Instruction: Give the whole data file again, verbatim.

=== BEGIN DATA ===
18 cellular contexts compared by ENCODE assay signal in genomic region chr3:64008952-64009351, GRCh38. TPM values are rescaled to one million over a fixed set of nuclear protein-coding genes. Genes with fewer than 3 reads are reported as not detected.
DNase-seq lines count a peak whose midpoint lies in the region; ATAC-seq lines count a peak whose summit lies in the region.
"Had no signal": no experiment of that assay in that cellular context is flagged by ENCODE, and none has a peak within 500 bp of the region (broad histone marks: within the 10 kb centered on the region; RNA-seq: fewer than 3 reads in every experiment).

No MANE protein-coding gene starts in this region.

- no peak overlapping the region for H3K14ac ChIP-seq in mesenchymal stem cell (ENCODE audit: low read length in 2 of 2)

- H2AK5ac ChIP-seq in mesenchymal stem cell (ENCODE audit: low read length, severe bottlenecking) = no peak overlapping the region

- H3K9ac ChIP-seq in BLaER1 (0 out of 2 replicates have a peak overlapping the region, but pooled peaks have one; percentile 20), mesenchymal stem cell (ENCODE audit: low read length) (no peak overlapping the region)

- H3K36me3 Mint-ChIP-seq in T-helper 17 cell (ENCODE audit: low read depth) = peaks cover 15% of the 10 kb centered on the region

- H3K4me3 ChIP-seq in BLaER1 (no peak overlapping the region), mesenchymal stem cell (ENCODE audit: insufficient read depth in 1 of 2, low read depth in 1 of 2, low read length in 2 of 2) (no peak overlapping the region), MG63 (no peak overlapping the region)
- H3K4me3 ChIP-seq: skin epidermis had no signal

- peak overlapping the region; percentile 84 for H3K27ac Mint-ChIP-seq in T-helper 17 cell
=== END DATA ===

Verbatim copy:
18 cellular contexts compared by ENCODE assay signal in genomic region chr3:64008952-64009351, GRCh38. TPM values are rescaled to one million over a fixed set of nuclear protein-coding genes. Genes with fewer than 3 reads are reported as not detected.
DNase-seq lines count a peak whose midpoint lies in the region; ATAC-seq lines count a peak whose summit lies in the region.
"Had no signal": no experiment of that assay in that cellular context is flagged by ENCODE, and none has a peak within 500 bp of the region (broad histone marks: within the 10 kb centered on the region; RNA-seq: fewer than 3 reads in every experiment).

No MANE protein-coding gene starts in this region.

- no peak overlapping the region for H3K14ac ChIP-seq in mesenchymal stem cell (ENCODE audit: low read length in 2 of 2)

- H2AK5ac ChIP-seq in mesenchymal stem cell (ENCODE audit: low read length, severe bottlenecking) = no peak overlapping the region

- H3K9ac ChIP-seq in BLaER1 (0 out of 2 replicates have a peak overlapping the region, but pooled peaks have one; percentile 20), mesenchymal stem cell (ENCODE audit: low read length) (no peak overlapping the region)

- H3K36me3 Mint-ChIP-seq in T-helper 17 cell (ENCODE audit: low read depth) = peaks cover 15% of the 10 kb centered on the region

- H3K4me3 ChIP-seq in BLaER1 (no peak overlapping the region), mesenchymal stem cell (ENCODE audit: insufficient read depth in 1 of 2, low read depth in 1 of 2, low read length in 2 of 2) (no peak overlapping the region), MG63 (no peak overlapping the region)
- H3K4me3 ChIP-seq: skin epidermis had no signal

- peak overlapping the region; percentile 84 for H3K27ac Mint-ChIP-seq in T-helper 17 cell